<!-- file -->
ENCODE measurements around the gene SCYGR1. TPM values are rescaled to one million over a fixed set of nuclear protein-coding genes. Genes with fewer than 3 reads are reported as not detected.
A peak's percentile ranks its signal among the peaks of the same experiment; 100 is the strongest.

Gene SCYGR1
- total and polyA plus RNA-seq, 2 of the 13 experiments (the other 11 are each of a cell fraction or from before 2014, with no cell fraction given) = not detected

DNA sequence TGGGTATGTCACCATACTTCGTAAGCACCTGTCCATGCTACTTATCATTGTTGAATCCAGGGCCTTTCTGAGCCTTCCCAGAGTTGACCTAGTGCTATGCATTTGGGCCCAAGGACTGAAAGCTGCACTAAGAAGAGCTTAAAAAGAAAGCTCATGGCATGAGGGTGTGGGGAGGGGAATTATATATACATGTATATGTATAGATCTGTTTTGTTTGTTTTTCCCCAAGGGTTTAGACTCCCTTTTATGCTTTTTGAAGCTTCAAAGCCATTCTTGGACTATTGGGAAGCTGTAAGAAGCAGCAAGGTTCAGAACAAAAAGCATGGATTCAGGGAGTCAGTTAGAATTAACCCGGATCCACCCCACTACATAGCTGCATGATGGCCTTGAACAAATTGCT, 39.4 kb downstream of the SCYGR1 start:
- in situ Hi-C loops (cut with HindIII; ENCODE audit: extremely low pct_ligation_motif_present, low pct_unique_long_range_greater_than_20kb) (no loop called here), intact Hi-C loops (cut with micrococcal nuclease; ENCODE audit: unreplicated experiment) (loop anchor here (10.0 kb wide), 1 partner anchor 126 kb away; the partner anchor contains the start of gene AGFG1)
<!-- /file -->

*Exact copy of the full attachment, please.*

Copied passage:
ENCODE measurements around the gene SCYGR1. TPM values are rescaled to one million over a fixed set of nuclear protein-coding genes. Genes with fewer than 3 reads are reported as not detected.
A peak's percentile ranks its signal among the peaks of the same experiment; 100 is the strongest.

Gene SCYGR1
- total and polyA plus RNA-seq, 2 of the 13 experiments (the other 11 are each of a cell fraction or from before 2014, with no cell fraction given) = not detected

DNA sequence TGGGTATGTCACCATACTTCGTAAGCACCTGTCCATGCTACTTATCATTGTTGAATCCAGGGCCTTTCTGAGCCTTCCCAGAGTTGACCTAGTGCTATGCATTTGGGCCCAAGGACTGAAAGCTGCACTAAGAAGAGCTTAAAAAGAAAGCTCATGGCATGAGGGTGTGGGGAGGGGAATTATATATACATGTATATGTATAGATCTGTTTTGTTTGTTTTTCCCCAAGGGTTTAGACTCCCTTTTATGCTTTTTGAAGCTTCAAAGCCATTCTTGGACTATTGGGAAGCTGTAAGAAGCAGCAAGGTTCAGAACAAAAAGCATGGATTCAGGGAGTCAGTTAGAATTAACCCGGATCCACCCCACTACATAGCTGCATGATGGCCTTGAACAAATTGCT, 39.4 kb downstream of the SCYGR1 start:
- in situ Hi-C loops (cut with HindIII; ENCODE audit: extremely low pct_ligation_motif_present, low pct_unique_long_range_greater_than_20kb) (no loop called here), intact Hi-C loops (cut with micrococcal nuclease; ENCODE audit: unreplicated experiment) (loop anchor here (10.0 kb wide), 1 partner anchor 126 kb away; the partner anchor contains the start of gene AGFG1)